Debates help to formulate an opinion regarding an issue. And after the advent of social media, when people are using Facebook and Twitter, there is a polarisation affecting the people. Having faith in an opinion is good, but when the same makes you intolerant enough to listen to anyone else, we lose the debating essence. In this regard, we spoke with Geetanjali Mali, a student at Tezpur University and a young debater. She says, “The problem is people start believing that debate is all about violence or rather, shouting. And the same gets carried on. Even in the Parliament, we have rarely seen people speaking to the opposition or the treasury through the speaker. This breaks the very essence of debating. And here, in Parliamentary Debating Competitions, we have seen this rule strictly followed. So we can conclude that the debates in Parliament are hardly parliamentary.”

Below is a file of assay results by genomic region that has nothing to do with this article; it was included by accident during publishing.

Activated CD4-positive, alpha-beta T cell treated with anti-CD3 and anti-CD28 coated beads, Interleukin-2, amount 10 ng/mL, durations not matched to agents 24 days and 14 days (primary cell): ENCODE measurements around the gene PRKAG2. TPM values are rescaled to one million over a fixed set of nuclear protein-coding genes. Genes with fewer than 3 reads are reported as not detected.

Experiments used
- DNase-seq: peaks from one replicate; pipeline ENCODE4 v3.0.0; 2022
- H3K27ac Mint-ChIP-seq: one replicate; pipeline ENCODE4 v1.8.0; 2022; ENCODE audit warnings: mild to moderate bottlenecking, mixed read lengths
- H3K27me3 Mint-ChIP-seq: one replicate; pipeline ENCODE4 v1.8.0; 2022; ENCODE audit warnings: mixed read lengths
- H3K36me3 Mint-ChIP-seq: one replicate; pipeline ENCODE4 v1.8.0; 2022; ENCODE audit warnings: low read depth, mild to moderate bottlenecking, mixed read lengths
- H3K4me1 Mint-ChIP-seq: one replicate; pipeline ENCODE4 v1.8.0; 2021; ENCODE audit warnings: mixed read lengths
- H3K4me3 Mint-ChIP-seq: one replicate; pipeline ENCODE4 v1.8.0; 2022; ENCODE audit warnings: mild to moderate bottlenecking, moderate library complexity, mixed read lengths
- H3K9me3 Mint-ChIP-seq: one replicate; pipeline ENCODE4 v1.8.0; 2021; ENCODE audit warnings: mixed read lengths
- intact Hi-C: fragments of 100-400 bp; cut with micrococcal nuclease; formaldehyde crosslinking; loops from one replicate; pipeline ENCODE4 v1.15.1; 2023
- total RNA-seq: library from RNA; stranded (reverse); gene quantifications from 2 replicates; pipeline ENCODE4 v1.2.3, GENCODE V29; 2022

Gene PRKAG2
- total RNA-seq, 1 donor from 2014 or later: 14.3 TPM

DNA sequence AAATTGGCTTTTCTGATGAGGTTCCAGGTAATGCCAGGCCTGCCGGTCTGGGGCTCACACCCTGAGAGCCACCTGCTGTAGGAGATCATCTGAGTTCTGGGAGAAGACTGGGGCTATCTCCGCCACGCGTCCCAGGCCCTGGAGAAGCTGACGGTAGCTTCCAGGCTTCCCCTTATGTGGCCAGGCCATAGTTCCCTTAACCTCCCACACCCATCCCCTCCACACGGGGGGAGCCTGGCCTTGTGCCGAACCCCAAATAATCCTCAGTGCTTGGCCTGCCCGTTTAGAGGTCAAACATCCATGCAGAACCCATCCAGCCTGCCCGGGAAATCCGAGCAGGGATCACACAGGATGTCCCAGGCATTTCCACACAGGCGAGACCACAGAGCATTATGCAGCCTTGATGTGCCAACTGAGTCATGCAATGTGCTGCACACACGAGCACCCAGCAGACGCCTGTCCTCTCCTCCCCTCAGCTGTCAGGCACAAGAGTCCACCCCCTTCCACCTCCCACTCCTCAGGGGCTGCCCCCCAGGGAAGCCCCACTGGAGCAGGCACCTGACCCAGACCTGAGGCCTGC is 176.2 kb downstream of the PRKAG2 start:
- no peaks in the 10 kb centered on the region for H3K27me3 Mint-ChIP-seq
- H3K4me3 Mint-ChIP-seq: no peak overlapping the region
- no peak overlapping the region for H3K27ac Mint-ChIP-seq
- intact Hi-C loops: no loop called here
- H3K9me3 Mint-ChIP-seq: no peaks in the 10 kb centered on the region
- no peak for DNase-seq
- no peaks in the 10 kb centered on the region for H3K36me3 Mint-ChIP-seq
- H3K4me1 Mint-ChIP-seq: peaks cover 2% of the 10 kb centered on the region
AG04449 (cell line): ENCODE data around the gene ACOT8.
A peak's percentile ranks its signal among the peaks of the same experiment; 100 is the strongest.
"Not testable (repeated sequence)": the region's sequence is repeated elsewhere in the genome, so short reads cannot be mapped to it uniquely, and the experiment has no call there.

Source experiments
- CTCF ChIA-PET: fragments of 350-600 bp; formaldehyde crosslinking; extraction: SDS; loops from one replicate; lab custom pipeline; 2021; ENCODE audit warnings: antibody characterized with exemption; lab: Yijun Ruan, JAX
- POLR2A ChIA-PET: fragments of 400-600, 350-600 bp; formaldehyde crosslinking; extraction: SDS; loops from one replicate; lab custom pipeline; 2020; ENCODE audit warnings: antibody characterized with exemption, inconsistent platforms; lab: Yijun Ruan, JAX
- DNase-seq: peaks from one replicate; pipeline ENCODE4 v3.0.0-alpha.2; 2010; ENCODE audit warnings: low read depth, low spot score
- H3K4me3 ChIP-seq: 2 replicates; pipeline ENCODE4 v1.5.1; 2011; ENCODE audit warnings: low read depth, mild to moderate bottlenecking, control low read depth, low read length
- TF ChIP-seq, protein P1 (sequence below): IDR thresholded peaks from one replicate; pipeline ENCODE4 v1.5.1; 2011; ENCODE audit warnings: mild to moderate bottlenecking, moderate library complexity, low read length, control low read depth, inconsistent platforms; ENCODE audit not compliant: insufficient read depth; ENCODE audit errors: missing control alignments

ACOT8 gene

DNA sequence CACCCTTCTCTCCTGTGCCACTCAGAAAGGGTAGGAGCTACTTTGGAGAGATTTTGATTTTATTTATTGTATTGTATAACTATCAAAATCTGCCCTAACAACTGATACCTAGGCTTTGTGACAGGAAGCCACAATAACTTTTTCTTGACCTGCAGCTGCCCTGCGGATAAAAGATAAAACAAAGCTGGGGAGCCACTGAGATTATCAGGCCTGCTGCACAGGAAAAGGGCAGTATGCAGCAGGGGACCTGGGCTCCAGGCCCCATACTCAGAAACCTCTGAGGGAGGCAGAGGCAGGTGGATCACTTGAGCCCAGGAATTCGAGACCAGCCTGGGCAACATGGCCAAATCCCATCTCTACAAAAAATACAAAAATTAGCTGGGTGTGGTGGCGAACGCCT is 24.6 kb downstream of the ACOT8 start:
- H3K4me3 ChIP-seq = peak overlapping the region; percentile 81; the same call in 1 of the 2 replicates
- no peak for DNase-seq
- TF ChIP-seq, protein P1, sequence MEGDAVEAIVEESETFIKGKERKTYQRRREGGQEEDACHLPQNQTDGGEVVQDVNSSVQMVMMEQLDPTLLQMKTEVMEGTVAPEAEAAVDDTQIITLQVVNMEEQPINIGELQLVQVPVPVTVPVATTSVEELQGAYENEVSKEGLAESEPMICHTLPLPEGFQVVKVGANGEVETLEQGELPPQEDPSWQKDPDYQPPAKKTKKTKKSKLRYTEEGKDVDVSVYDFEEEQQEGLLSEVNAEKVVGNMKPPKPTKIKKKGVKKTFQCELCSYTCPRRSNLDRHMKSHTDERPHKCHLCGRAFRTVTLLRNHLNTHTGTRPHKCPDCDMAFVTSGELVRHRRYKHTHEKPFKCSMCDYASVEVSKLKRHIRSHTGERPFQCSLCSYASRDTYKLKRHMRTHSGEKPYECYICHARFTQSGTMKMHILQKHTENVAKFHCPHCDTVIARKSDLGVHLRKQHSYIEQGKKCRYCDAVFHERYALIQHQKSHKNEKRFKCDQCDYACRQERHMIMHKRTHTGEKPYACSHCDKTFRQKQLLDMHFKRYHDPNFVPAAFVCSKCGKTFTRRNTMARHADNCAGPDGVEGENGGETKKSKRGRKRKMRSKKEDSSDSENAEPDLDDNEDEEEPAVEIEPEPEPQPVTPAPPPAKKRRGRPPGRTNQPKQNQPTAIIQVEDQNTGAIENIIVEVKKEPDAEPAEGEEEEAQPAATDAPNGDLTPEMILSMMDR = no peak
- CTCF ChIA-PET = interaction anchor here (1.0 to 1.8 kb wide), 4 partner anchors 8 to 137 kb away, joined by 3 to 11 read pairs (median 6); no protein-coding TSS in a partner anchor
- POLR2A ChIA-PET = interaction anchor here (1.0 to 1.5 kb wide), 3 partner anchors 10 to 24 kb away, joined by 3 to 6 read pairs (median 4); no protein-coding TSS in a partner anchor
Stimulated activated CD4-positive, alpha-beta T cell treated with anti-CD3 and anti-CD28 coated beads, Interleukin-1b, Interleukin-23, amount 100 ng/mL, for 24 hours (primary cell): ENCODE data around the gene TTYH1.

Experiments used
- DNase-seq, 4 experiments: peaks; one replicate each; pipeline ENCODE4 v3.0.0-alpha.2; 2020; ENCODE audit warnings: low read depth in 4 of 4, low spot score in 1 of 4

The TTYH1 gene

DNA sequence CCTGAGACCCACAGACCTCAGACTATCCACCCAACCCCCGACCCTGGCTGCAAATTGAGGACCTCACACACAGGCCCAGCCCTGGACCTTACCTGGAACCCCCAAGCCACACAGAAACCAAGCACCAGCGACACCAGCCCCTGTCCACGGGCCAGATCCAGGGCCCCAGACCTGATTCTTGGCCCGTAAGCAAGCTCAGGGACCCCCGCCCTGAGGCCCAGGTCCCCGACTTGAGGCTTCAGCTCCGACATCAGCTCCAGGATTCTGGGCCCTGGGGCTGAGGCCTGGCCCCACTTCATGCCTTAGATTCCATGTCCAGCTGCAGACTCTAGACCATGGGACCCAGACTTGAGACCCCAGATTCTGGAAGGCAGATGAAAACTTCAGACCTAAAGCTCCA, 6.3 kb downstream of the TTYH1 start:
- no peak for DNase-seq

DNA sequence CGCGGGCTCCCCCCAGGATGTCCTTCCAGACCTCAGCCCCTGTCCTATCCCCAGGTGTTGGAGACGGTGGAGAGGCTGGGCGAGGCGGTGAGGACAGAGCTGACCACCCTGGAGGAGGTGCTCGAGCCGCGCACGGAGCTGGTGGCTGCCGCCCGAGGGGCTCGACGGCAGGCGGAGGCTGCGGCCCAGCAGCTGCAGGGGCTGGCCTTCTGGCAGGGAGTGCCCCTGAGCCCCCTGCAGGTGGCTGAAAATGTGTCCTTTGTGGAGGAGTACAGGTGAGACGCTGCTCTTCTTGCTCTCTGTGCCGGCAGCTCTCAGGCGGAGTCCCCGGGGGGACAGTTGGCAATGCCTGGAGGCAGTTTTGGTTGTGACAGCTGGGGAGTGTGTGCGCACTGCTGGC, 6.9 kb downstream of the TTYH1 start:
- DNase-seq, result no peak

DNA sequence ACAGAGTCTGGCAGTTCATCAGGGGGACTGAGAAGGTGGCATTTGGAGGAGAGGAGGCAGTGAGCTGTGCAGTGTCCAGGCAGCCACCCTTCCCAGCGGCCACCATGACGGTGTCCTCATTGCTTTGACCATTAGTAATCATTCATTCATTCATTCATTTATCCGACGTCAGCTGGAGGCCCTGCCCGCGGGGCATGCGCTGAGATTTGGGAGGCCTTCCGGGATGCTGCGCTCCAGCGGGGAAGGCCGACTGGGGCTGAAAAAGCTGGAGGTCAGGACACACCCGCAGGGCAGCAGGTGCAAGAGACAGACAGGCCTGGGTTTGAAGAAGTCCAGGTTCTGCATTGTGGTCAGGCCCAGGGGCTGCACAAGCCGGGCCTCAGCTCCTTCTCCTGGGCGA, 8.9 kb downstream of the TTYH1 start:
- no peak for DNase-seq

“Debating is art. We have seen debaters becoming good Parliamentarians and budding journalists. In this epoch, it will be important to see how the debating quality at the college/University stays intact. Debates and dissenters are vital components of democracy. However, some journalists shouting or imposing their opinions and being biased towards some stakeholders of crony capitalism is not a good sign for debating as a whole”, says Prahlad Tanti, a debater from the state.
Whenever democracy has been attacked, India and Indians have stood tall to uphold the democratic rights of the people. However, being pillars of democracy, it will be noteworthy to see if the contemporary situations, as perceived by the debaters and debating associations, regarding news debates, ever gets improved or not. As another line from the movie, ‘The Great Debaters’ entail, “The majority does not decide what is right or wrong; your conscience does.”
(The author is a second year student of Mass Communication and Journalism from Tezpur University whose prefers writing stories on developmental journalism and is also a prolific debater)